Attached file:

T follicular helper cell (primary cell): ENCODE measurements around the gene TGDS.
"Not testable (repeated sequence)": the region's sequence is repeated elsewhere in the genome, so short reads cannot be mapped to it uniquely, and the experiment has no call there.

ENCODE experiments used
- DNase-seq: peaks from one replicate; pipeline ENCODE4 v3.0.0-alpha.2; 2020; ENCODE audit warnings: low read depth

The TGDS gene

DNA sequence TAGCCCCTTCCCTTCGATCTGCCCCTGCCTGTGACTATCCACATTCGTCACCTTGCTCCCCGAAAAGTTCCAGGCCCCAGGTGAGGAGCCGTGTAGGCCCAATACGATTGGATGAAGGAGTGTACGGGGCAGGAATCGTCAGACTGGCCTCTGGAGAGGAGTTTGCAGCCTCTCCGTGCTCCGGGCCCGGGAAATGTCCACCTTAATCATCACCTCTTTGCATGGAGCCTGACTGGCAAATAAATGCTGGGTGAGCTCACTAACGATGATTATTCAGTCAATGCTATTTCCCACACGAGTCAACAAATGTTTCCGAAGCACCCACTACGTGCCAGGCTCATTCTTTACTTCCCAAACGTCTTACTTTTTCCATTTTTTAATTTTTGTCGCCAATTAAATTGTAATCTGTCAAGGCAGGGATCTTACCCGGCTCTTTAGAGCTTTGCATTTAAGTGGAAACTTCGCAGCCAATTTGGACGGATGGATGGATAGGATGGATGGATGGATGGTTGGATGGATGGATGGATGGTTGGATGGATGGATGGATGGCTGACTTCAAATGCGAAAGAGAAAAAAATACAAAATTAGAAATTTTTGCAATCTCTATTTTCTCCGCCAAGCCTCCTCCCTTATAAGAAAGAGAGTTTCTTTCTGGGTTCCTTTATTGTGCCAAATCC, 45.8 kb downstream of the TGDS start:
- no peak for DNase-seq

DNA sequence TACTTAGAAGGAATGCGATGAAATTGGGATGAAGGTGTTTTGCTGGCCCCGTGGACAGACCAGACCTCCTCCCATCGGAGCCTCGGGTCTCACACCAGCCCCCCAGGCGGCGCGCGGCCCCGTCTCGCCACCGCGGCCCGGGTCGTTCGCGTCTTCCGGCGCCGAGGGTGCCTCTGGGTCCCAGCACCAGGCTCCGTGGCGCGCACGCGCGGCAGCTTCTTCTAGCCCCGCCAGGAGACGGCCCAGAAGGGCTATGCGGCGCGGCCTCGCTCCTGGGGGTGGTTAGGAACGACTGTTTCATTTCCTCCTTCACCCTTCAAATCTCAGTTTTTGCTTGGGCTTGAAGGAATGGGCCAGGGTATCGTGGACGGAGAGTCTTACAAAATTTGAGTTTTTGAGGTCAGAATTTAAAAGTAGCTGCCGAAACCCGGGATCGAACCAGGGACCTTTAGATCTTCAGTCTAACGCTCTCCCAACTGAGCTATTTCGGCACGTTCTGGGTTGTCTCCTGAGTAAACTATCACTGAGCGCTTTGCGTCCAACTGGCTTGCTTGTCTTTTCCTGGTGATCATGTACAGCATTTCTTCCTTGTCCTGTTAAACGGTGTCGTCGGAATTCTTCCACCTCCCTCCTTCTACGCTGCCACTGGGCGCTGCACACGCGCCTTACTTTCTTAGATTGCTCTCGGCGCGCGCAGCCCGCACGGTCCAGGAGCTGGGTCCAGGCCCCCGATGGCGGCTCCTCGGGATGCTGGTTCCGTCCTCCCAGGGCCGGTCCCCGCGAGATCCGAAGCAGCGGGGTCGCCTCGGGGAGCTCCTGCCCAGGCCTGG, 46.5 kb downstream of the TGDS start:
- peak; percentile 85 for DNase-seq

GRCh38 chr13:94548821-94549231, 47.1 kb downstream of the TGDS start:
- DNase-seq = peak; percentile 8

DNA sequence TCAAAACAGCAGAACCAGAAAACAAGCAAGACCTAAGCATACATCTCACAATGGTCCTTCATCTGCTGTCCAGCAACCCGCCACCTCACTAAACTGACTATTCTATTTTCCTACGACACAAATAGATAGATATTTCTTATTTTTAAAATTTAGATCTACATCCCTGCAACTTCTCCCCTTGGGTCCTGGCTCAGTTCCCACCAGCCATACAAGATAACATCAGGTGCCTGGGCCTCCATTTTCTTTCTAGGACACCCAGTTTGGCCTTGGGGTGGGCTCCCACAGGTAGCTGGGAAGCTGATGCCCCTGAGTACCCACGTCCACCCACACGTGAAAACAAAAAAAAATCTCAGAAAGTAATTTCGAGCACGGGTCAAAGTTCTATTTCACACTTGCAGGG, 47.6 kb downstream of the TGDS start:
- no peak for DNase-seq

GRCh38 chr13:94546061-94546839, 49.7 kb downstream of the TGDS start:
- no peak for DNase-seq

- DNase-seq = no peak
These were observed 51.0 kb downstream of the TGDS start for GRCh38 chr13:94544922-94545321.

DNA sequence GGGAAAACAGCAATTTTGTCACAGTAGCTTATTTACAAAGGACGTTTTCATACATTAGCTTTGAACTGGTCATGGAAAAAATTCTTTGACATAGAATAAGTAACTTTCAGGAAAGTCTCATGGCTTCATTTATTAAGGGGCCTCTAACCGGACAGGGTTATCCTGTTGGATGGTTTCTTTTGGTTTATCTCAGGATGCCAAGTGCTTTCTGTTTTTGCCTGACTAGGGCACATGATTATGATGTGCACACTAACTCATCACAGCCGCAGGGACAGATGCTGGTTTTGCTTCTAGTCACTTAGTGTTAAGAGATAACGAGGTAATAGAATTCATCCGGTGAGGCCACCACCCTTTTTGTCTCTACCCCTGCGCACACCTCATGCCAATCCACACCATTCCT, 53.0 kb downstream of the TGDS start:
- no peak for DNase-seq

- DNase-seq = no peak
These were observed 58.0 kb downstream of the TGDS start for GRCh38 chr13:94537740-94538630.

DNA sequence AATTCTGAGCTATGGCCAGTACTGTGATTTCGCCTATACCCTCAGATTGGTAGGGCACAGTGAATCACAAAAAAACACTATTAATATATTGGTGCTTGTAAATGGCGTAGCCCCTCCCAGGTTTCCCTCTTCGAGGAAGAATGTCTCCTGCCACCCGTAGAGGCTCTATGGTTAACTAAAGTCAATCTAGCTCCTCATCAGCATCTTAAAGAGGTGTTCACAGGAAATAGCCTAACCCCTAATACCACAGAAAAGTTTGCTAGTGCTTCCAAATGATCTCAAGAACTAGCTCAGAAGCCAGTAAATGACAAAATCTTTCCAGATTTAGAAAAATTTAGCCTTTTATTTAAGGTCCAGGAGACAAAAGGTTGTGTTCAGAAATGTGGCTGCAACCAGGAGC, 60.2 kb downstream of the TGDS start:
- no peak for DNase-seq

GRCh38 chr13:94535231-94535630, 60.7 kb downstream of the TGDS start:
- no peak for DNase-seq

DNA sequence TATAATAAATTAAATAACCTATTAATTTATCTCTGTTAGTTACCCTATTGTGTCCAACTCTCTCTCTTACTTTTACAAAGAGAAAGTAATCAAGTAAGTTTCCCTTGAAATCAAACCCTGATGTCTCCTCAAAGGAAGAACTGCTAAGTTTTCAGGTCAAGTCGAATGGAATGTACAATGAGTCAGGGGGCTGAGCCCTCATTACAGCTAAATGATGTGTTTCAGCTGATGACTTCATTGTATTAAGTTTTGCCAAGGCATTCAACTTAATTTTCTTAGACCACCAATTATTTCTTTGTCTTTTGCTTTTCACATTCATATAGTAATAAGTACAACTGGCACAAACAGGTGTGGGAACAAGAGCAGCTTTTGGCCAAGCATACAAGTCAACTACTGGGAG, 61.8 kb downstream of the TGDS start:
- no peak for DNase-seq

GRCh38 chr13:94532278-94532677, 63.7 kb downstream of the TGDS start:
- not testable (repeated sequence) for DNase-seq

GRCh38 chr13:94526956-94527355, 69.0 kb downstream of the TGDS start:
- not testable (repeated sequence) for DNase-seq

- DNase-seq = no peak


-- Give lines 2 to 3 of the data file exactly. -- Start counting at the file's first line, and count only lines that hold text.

"Not testable (repeated sequence)": the region's sequence is repeated elsewhere in the genome, so short reads cannot be mapped to it uniquely, and the experiment has no call there.

ENCODE experiments used